by Kaitlyn R. Swicegood
The power to walk away is an amazing tool. For many of us that work under deadlines, whether self created or not, feel the pressure to get things done. When I start a task, I want to get it DONE. It’s the mentality of the checklist: for some reason it feels so good to take something off the list. Perhaps it is that I lack a little patience as well. Sometimes it is good to buckle down and get things done, but sometimes it comes at a price.
When we work under time constraints, whether it is because we have procrastinated and face a deadline, or you just hate to have things lingering, things can end up messy. They are messy in a physical and mental sense. My anxiety ramps, and sometimes my work is sloppy. It might be a positive that I am eager to get something done, and at the same time my work can lack quality in my urgency.
According to an article in Entrepreneur by Joe Robinson:
Time urgency kills attention spans, rational decision-making skills and, at its most acute, the body itself by contributing to factors that lead to heart disease. People who feel chronic time pressure are twice as likely to have high blood pressure–even those in their 30s, a Northwestern University study found.
The other night I was working on my taxes, and wanted to get them done so that I could check that item off and no longer think about it. Unfortunately, I was missing information I needed and couldn’t figure out how to access some things electronically. Part of the reason I couldn’t find what I needed was that I had initially rushed in the original record making task. Now, I wanted to rush through my taxes.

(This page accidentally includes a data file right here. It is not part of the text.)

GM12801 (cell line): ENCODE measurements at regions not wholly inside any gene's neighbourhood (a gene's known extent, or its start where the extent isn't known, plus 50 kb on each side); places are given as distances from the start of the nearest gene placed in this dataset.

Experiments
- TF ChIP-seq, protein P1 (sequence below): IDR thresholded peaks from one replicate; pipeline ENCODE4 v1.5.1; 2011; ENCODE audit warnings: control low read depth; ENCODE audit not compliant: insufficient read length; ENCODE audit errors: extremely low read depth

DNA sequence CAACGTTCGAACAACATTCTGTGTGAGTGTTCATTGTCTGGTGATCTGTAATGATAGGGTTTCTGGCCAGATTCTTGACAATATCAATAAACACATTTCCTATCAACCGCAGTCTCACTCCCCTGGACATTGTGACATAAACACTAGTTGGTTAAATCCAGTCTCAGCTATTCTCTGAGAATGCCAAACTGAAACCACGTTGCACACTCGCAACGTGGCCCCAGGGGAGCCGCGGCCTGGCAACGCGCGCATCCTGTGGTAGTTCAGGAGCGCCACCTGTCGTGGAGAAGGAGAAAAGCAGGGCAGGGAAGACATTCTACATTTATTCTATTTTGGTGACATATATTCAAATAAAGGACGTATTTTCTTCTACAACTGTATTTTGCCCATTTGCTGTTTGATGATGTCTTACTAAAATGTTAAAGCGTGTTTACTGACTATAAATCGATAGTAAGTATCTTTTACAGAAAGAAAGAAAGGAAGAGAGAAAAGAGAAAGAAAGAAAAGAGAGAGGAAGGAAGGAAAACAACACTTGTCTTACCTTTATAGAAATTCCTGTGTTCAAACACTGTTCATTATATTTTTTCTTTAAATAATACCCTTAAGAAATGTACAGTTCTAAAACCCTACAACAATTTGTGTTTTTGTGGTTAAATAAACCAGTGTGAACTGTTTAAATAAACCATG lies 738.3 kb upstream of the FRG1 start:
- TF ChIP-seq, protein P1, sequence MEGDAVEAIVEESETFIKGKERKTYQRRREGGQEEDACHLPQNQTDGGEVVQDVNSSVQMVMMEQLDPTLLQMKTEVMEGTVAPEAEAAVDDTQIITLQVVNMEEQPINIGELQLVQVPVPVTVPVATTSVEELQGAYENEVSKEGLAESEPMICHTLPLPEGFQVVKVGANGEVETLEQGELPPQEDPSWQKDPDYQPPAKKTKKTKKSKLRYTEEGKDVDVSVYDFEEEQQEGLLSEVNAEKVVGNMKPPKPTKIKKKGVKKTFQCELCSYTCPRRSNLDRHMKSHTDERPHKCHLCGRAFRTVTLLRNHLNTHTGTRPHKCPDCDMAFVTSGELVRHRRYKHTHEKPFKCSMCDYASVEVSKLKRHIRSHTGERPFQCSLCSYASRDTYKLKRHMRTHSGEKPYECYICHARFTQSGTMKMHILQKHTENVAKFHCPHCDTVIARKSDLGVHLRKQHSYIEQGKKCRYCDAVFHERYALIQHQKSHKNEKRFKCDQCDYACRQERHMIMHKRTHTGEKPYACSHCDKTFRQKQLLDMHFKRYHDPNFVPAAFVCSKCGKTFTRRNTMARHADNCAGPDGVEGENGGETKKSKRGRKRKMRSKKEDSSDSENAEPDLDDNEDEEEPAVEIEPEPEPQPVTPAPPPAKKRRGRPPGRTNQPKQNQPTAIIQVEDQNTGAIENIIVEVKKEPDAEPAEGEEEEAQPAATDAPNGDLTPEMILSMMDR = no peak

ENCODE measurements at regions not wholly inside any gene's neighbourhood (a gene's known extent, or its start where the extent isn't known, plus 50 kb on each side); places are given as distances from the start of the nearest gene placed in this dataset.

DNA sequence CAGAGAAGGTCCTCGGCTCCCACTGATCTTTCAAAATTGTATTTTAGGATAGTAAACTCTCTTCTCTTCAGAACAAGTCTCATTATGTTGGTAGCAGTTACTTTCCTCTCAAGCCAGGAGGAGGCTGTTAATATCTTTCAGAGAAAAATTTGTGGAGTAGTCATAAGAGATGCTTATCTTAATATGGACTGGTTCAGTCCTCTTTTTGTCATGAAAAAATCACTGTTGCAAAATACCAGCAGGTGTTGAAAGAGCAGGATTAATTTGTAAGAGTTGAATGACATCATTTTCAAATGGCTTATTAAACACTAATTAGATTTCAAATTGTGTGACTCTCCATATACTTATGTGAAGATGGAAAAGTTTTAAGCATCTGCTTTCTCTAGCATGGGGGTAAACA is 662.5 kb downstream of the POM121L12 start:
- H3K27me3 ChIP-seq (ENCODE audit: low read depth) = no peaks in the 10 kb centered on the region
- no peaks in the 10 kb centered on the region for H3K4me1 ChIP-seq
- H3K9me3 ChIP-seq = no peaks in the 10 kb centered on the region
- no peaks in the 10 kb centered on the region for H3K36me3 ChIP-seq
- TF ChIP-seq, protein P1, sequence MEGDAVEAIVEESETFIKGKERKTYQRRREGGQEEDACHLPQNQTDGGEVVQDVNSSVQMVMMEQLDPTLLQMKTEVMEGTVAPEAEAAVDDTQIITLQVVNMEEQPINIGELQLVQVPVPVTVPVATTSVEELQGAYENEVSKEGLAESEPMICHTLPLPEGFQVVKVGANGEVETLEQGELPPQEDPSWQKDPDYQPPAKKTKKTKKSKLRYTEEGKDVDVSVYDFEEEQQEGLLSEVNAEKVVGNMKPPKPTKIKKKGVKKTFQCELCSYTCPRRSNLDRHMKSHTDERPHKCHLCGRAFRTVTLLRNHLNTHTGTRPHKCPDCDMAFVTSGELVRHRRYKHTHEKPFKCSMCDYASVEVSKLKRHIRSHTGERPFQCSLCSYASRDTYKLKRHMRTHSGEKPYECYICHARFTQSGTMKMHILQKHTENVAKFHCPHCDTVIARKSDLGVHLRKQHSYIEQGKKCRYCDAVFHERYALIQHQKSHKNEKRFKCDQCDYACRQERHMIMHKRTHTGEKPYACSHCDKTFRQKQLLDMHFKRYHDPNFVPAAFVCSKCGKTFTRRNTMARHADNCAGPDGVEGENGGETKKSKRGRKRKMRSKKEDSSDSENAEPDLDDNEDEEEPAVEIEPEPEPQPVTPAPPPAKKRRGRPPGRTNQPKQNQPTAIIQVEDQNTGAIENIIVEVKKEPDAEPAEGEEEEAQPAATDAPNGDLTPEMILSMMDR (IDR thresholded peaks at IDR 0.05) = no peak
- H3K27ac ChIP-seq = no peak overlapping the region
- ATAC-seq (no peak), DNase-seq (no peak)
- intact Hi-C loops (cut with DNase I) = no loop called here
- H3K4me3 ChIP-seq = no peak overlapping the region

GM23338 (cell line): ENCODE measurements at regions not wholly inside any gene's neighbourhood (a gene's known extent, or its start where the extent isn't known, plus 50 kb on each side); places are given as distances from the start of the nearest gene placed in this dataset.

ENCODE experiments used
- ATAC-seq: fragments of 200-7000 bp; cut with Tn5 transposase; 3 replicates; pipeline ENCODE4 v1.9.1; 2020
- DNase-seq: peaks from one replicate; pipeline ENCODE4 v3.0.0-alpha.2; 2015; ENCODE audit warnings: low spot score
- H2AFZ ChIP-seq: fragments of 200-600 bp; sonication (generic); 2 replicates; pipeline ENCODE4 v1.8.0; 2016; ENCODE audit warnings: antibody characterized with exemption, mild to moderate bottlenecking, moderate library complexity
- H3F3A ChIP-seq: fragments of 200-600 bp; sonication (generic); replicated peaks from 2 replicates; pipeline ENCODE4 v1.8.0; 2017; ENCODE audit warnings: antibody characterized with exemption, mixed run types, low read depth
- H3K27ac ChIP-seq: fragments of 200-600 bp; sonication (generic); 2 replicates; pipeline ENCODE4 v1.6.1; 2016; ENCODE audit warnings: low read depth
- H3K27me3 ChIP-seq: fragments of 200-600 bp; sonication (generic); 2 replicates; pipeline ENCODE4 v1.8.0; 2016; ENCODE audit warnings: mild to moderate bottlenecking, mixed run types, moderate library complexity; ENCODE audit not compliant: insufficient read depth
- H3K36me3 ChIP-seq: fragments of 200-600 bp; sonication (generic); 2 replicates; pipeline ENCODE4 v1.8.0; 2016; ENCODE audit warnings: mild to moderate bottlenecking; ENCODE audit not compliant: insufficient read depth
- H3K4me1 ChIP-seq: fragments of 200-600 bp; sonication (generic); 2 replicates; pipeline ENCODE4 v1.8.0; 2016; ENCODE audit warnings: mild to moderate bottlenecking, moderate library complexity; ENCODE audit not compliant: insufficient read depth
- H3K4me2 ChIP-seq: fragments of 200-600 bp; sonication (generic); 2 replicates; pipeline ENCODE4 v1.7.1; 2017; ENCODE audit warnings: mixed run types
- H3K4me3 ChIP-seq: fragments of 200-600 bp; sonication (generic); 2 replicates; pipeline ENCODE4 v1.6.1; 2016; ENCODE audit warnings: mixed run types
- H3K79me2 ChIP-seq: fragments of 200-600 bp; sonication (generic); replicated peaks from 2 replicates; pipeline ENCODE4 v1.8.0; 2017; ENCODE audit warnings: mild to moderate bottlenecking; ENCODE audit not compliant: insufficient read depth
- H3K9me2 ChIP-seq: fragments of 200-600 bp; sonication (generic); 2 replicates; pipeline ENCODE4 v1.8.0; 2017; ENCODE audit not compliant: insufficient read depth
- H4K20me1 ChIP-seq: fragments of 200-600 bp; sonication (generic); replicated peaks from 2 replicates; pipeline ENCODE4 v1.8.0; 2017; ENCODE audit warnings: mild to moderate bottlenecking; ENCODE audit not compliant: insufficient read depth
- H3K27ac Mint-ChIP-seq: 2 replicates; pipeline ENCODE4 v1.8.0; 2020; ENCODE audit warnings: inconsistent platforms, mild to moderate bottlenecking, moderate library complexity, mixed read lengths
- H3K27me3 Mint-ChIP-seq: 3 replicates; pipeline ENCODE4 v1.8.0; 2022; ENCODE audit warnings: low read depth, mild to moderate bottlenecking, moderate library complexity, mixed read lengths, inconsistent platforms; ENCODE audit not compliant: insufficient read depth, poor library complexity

Earlier that day, I had made a plan to go to yoga. In my time urgency, I skipped so that I could sit there and finish my taxes. At the end of a few hours, I felt terrible. I was yelling, cursing, and even getting teary. I did not feel good my taxes were done. I was more stressed than ever.
Tommy (my smart boyfriend), suggested several times that I take a break and go to yoga or just walk away and come back later. My response: "WELL OF COURSE I CAN’T! I HAVE TO GET THESE DONE!" No, I didn’t. My urgent desire to FINISH the task at hand and take it off the list ended up ruining my attitude, and making me miserable. My taxes would not have been any different, had I walked away and taken a break for myself: in fact I might have had an easier time and done a more thorough job had I put it down and come back.
I accomplished nothing by forcing myself to finish with a sense of immediacy: except to create stress.
So here’s my suggestion: walk away, like I should have.
An article on Harvard Business Review about the Nine Ways Business People are successful includes taking five or ten minutes to do something you find interesting.
It doesn’t matter what it is, so long as it interests you. Recent research shows that interest doesn’t just keep you going despite fatigue, it actually replenishes your energy. And then that replenished energy flows into whatever you do next.
Whatever you walk away from will be waiting for you when you come back. When we are under extreme amounts of pressure, our work is often no good anyways. Then, we are creating stress for no reason.
The next time you feel pushed to the limit to finish something within a time frame, walk away. Walk away, whether its for 5 minutes, a few hours, or a couple of days. It’s not really the length that matters, but the act of giving yourself time for you.
In the words of Kelly Clarkson, "Hey, hey, hey, hey. Just walk away"
Kaitlyn R. Swicegood is an attorney in Mount Pleasant, South Carolina. This blog post was originally posted on her blog at Legally Ohm.